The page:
Once in Germany, Plunkett met with Casement, a former member of the British Foreign Office, who had travelled from America, funded by Clan na Gael under the leadership of John Devoy. Arriving in Berlin on 31 October 1914, Casement’s mission to Germany had three basic aims:
1. To secure German help for Ireland;
2. To educate the German people about Ireland’s situation so as to gain support for the cause;
3. To raise an Irish Brigade from Irish Prisoners of War who had been captured during the war.
In his bid to achieve these aims, Casement travelled secretly – in the guise of an American, ‘Mr Hammond’ – to the German headquarters on the Western Front between 17 and 19 November. There, he met with senior representatives, including Count von Lüttichau of the General Staff and Wilhelm von Stumm, head of the Political Department at the German Foreign Office.
While Casement had some success, convincing the German government to declare that, should their forces land in Ireland, they would do so as liberators, much of his time in late 1914 was spent distracted by the British authorities’ efforts to discredit and capture him. This led John Devoy to comment on the success of the above aims as follows: ‘Casement did his best in all these things, but did the first ineffectively, succeeded admirably in the second, and failed badly in the third’. Casement recruited only 56 of a possible 2,300 Irish prisoners of war for his Irish Brigade.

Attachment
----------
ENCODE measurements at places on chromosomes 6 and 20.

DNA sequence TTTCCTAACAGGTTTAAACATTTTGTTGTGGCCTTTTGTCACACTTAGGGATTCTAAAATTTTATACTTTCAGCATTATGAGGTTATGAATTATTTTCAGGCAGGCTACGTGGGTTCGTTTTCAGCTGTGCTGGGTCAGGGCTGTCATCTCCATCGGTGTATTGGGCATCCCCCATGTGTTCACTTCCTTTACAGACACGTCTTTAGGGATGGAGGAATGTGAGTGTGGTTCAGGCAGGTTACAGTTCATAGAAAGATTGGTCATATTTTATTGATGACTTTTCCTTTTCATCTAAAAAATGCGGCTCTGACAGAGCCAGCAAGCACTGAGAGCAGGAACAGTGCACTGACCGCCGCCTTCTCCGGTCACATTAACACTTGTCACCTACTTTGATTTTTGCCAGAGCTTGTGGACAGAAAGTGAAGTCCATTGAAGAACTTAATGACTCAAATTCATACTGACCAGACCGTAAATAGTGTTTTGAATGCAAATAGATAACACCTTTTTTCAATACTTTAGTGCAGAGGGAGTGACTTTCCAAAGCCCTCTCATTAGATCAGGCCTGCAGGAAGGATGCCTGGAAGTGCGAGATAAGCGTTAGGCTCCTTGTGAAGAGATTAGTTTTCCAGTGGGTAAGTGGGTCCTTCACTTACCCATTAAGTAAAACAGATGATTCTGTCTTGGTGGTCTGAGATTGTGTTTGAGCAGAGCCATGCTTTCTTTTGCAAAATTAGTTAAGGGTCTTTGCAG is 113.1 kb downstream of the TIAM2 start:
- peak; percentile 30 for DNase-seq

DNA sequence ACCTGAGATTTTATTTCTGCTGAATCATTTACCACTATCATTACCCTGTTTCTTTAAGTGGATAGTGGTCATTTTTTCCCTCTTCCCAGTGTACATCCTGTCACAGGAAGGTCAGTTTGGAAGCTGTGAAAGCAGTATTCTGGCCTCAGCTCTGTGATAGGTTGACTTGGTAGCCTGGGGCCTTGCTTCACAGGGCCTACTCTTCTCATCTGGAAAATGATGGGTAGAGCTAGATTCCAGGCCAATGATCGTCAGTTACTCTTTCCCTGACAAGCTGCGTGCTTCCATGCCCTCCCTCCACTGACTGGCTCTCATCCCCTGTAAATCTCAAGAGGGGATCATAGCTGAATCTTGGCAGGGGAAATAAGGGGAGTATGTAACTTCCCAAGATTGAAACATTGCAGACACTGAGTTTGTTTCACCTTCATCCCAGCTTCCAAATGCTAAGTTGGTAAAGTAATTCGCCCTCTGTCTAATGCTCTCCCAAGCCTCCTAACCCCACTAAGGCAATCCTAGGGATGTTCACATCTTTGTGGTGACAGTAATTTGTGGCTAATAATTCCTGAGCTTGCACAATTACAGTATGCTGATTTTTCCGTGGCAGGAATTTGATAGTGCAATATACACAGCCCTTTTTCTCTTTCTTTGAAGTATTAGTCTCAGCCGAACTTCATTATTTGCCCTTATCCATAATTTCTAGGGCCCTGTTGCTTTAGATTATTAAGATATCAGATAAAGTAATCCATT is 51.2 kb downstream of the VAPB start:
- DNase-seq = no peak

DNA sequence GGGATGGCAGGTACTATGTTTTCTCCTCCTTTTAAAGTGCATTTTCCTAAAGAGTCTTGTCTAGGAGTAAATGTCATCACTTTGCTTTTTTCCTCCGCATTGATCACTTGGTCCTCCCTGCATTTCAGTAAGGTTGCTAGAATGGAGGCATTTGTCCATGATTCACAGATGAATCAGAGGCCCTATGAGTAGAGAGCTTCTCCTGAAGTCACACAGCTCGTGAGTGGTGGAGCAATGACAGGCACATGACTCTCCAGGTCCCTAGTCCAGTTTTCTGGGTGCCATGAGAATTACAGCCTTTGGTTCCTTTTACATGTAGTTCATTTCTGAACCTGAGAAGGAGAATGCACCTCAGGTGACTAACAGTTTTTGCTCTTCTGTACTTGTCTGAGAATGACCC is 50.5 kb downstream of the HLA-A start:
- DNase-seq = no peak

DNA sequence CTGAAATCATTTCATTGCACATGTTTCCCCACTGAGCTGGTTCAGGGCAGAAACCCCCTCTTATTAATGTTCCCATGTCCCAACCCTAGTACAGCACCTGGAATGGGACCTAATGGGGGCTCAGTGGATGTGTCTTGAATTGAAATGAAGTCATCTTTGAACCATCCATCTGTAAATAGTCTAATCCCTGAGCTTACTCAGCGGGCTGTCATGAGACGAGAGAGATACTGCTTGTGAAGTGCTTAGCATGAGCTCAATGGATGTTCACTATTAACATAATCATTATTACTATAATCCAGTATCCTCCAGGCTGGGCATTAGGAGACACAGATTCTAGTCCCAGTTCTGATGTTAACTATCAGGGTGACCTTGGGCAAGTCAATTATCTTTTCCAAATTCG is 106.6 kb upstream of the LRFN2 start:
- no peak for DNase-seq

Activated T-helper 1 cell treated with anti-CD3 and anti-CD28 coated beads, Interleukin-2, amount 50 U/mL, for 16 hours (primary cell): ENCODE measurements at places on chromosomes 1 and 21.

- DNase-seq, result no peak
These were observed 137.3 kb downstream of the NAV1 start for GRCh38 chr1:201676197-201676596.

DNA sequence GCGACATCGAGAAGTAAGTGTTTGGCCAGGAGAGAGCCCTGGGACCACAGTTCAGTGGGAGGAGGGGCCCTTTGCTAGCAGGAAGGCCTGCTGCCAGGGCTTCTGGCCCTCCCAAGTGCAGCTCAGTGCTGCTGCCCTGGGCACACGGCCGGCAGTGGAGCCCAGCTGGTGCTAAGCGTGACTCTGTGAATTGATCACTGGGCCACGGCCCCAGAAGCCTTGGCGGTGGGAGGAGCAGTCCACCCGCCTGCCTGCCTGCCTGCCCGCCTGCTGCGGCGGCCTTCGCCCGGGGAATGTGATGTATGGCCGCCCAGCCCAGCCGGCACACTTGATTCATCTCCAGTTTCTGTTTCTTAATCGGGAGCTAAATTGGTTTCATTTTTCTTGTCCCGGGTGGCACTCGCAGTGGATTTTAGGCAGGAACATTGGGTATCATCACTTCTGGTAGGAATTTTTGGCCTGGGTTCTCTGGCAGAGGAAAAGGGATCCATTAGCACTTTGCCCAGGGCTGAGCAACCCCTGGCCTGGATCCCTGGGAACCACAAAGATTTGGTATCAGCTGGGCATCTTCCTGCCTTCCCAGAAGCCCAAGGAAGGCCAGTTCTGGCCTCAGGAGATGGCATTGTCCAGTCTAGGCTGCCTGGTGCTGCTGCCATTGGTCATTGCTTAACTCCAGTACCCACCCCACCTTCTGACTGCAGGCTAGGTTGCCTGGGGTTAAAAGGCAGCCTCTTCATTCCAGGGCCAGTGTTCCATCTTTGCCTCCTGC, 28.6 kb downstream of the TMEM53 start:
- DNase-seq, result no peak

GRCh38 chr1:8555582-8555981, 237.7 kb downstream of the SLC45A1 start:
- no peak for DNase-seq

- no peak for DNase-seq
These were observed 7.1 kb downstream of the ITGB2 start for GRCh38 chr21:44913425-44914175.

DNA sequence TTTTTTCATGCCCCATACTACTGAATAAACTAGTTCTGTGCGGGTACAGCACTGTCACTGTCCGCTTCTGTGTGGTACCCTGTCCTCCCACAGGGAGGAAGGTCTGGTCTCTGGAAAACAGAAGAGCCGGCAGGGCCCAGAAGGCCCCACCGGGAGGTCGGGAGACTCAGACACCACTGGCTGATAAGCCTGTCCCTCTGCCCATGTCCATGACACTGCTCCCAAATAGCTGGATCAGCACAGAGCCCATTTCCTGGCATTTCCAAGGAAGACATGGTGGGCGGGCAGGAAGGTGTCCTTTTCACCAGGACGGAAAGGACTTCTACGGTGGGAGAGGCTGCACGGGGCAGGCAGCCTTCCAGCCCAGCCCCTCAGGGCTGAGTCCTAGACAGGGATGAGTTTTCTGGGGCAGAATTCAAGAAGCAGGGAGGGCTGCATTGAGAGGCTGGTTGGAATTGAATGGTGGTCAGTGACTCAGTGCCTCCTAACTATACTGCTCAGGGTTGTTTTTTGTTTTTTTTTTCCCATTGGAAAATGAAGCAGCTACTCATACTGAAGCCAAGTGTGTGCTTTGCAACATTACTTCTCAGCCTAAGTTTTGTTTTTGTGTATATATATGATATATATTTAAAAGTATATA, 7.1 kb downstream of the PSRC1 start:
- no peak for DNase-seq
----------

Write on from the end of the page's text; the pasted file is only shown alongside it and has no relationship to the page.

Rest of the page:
These views were not unique to Devoy, and it was for that reason that Plunkett travelled to Germany. It was hoped that he could negotiate with the German Foreign Office and convince them to support the planned Rising. Although he disagreed with Casement’s belief that an armed German force was necessary for its success, Plunkett nonetheless worked with Casement on ‘The Ireland Report’, an overly ambitious plan for the Rising. While the plan was rejected by the Germans, Plunkett did succeed in obtaining agreement to send a small shipment of arms and ammunition in the spring of 1916.
Plunkett travelled to New York to update Devoy on the outcome of the negotiations and preparations for the Rising. When he returned home, Plunkett was based at the recently purchased family home in Larkfield, Kimmage, which was also a Volunteer training camp and arms store, before falling ill again in April. Indeed, it was his poor health that led to the postponement of his marriage to Grace Gifford, scheduled for Easter Sunday 1916. His ill-health did not prevent him from participating in the Rising, however. Following his capture, Plunkett was executed by firing squad on 4 May, having married his fiancée just hours before his death.
Image | Colourised by 1916 Easter Revolution in Colour
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